How to Get Your Coworkers to Become Better Connected

All businesses, regardless of the industry, can greatly benefit from working as a team. It’s not just about working as a team, but it’s having everyone feel like they’re in a team and feeling like …


All businesses, regardless of the industry, can greatly benefit from working as a team. It’s not just about working as a team, but it’s having everyone feel like they’re in a team and feeling like they’re a part of something massive. But this is actually something that’s pretty challenging to do. While companies will have mandatory team-building events and mandatory company culture fun, this isn’t exactly the best way to grow a team.

It really comes down to people getting to know each other and having all of the coworkers know each other. It doesn’t entirely need to be on a personal level, but it should be personal enough. So, whether you’re a business owner or a manager, here are some ways to become better connected with coworkers.

Start Off By Finding Common Ground

It’s going to take more than knowing people’s names and having online ID cards to build a connection. Common ground is essential; this is going to be the best way to get everyone to connect. This can go on a somewhat personal level too. Both finding common ground and a common goal is going to help out a lot. Movies, sports, and TV shows are all popular topics, as are family and personal hobbies. Asking about the weekend or a shared interest can also spark conversation and help you get to know your coworkers on a more personal level. You can also find common ground by talking about appropriate work-related subjects like recent industry news.

By discussing the latest developments in your field, you can show that you’re invested in your team’s success and build trust with your teammates. Be sure to avoid controversial topics that can spark disagreement or conflict. Something such as politics or religion should be avoided.

Give Everyone a Chance to Know Each Other

This is actually something that organizations need to be pushing more. To a degree, you’re working with strangers. You might know generic stuff like if someone is married, what clothing style they like, and what they do on weekends, but for most coworkers, it’s as far as it goes. This is fine, but the goal is to build up a connection. A connection means empathy and which family-feeling organizations often want. So this means that pressing on and allowing people to chat should be highly encouraged.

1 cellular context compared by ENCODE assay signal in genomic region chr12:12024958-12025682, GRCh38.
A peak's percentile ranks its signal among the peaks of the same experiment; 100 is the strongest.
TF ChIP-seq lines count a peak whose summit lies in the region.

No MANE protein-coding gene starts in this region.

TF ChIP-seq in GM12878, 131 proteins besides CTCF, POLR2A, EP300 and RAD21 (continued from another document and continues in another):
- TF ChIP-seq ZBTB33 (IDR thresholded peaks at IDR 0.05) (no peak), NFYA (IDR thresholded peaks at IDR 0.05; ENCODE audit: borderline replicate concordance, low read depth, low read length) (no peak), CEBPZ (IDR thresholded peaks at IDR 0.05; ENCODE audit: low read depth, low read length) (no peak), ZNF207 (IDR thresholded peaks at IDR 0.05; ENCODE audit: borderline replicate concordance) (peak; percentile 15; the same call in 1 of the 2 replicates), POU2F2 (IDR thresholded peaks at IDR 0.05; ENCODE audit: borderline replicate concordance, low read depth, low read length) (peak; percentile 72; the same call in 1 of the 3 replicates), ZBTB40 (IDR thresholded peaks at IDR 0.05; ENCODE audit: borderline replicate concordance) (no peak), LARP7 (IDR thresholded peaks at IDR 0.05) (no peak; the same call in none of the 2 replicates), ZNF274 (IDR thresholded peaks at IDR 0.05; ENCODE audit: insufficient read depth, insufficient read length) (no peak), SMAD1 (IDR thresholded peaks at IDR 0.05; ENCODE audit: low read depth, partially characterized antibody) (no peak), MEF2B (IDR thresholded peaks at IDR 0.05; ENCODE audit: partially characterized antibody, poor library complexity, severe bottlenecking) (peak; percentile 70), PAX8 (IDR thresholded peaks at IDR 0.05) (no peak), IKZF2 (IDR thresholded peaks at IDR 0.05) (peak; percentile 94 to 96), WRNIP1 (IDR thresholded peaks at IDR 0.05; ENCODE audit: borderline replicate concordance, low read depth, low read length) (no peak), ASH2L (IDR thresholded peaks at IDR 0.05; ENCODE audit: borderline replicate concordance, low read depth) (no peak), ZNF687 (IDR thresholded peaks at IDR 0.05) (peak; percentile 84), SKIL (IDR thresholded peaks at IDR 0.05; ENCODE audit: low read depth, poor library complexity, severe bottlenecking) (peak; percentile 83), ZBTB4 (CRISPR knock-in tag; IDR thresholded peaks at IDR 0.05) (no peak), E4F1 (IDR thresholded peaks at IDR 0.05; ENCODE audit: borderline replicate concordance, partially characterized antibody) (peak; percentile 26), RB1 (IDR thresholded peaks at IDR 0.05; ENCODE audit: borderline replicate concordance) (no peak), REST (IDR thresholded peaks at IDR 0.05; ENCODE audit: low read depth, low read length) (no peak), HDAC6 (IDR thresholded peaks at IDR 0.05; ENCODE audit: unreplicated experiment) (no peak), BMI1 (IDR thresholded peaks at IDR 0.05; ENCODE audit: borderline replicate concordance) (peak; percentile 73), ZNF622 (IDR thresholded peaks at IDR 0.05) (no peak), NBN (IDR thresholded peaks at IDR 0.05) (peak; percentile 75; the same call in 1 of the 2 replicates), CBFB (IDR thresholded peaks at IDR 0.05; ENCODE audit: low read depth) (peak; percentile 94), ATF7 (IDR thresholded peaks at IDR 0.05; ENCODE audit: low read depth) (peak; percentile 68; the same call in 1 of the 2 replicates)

Getting to know someone on a deeper level takes time and effort. Asking personal questions about themselves and their past can help people open up. These questions can reveal their personality and feelings and can be a great conversation starter. While these questions may feel a bit intrusive, they can help encourage candid and honest communication. Some of these questions include: What was the hardest thing you’ve ever had to do? What is your favorite color?

Make Time

A lot of coworkers, they want to know everyone, but there is simply a lack of time for it. This is actually a nice way to determine is a coworker is toxic or not too. Getting to know your coworkers better can lead to increased job satisfaction and productivity. While it may seem counterintuitive to sacrifice work in order to make friendships, our research shows that employees who spend more time socializing are more likely to report higher levels of connection and belonging at work.

Consider taking advantage of flextime to grab lunch together or even schedule a daily “coffee chat” to catch up on each other’s weekends and day-to-day lives (be sure to limit screen time and keep it short). You can also use this time to ask your colleagues for advice or feedback. It’s going to help if the organization sets up this as well, something that’s not mandatory but optional. This could be happy hour drinks on Fridays, a volunteer event, or even a company picnic, for instance.

Honesty and Genuineness Go a Long Way

Many managers are in a position to encourage honesty and truthfulness among their employees. This is especially true if they make it a point to talk openly and honestly during team meetings. Check-in questions like “What are your weekend plans?” or ‘What book are you currently reading?” can help colleagues bond by providing an opportunity to share about their personal lives. Some colleagues may feel uncomfortable about talking about their personal lives at work at first, but most enjoy the chance to connect with coworkers. Just be genuine, and this is going to help more people open up.


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